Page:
[Column] Provide Tax Incentives…The Third Wave
When we first moved to Puerto Rico in January 2013, we were one of the first 10 companies to move here for Acts 20 and 22. From a peer point of view, it started as a lonely place. Yet, over time, the others who joined us were, like myself, hedge fund managers, securities traders and other finance types. I felt the program would be considered successful if it had 150 companies or so on the island over the next two to three years. This was equal to the number who were in the U.S. Virgin Islands at the time, and the USVI program had existed for more than 15 years.
Alberto Bacó Bagué, the former secretary of the Puerto Rico Department of Economic Development & Commerce (DDEC), had more ambitious plans.
In March 2013, a Bloomberg article revealed that John Paulson was coming to the island, and that single story fueled a flood of interest. For the most part, it was more of the same—private equity firms, family office managers, more finance types. But around 2015, with DDEC’s relentless push, the base broadened to tech companies and corporate headquarters for a variety of industries, and the finance types were slowly becoming outnumbered, creating more diversity. This was important for the evolution of the 20/22 community.
Last year, the new DDEC secretary, Manuel Laboy, announced even more ambitious plans. He wanted 10,000 companies to set up on the island within five years. While that is a very bold plan (and we currently have about 1,500 grantees), a recent article in the New York Times may help him achieve that goal.
We are now experiencing the third wave of 20/22 transplants into our evolving ecosystem. Some well-recognized names in the blockchain sector have, or are considering making, Puerto Rico their home. This move looms as a very rewarding experience for Puerto Rico and its economy. Nevertheless, some people are not too keen on the newcomers and the noise they have been making. I am not one of them, although, but perhaps a little less noise might be in order to avoid a knee-jerk reaction from local bankers, Financial Institutions (OCIF) and, ultimately, the Treasury Department, none of which seem to quite know what to do with these new folks.
I recently spoke at the CoinAgenda conference, regarding 20/22, as part of Blockchain Week in San Juan, to help inform this group about certain issues and clear up some misinformation being perpetuated regarding capital gains related to cryptocurrency. Hint, you cannot take $10 million in gains in the States, then move here, get your Act 20/22 decree and pay zero taxes. Whoever thinks that is all there is to the process, should consider trying to obtain a private letter ruling from the IRS. There are also some undercurrent and behind-the-scenes issues on this side related to how the exemption applies, which are still unresolved.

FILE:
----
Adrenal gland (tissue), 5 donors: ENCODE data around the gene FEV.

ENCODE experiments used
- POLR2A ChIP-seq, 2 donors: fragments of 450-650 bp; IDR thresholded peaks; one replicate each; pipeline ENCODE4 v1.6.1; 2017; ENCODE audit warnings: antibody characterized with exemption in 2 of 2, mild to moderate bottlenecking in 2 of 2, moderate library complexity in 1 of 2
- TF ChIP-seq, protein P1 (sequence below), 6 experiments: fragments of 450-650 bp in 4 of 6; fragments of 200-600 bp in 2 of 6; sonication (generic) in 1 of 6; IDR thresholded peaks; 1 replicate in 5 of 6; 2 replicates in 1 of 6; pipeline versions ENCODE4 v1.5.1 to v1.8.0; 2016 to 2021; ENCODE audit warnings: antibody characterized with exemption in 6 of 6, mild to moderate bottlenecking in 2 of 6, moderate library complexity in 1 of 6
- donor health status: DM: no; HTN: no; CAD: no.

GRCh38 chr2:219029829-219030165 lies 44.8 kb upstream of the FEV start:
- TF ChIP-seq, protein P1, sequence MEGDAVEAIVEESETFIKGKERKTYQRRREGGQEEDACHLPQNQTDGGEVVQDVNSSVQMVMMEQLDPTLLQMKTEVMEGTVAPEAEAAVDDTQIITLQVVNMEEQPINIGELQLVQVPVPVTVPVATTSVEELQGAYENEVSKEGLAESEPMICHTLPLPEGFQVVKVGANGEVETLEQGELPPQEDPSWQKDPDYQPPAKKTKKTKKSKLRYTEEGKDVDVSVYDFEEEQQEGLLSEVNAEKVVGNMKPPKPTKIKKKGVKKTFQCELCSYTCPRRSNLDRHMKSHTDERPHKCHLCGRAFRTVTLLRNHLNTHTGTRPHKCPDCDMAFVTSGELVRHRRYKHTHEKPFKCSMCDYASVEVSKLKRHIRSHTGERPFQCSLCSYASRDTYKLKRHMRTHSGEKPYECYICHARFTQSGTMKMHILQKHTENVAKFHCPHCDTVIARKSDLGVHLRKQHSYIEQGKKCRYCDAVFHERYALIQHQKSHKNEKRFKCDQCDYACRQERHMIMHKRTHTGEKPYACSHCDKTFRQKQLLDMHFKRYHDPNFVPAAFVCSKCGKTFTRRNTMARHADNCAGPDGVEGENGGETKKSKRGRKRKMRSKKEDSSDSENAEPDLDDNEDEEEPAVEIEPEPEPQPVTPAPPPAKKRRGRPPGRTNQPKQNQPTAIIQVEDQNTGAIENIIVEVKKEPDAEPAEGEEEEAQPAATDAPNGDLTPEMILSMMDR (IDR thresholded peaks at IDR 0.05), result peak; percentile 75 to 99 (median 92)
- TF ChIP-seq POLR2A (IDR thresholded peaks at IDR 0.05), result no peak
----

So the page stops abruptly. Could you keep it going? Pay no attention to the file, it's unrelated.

Aside from these issues, I can say the vibe emanating from that event’s ecosystem reminds me of the one at the first 20/22 Act Society events we held, where everyone was so excited about the future and all the opportunities ahead that moving here can bring.
Last week, I met a lot of very smart people with ambitious plans for changing the world. Will most of that actually happen? Of course not, but even if just a small fraction of it does, Puerto Rico can become a brand-new hub for a key technology that has the possibility of changing the world.
Since Hurricane Maria, the population leaving the island has been more than 400,000. Consequently, while some locals feel a little apprehensive about the new transplants, let me remind that we also were new transplants at one time, and most people could not have been more welcoming to us. Let’s extend them that same welcome we received as newcomers.
The island needs the jobs, ideas and innovation that these technologies can bring not only to stem the island’s outflow of human capital, but also to bring sorely needed additional human and financial capital to the local economy. Take it from my firsthand experience. I am pretty sure the new investors come in peace, and there is little to fear.
–Robb Rill is the founder of the 20/22 Act Society.
–The views expressed in the Opinion section are the columnists’ own and not necessarily the view of Caribbean Business.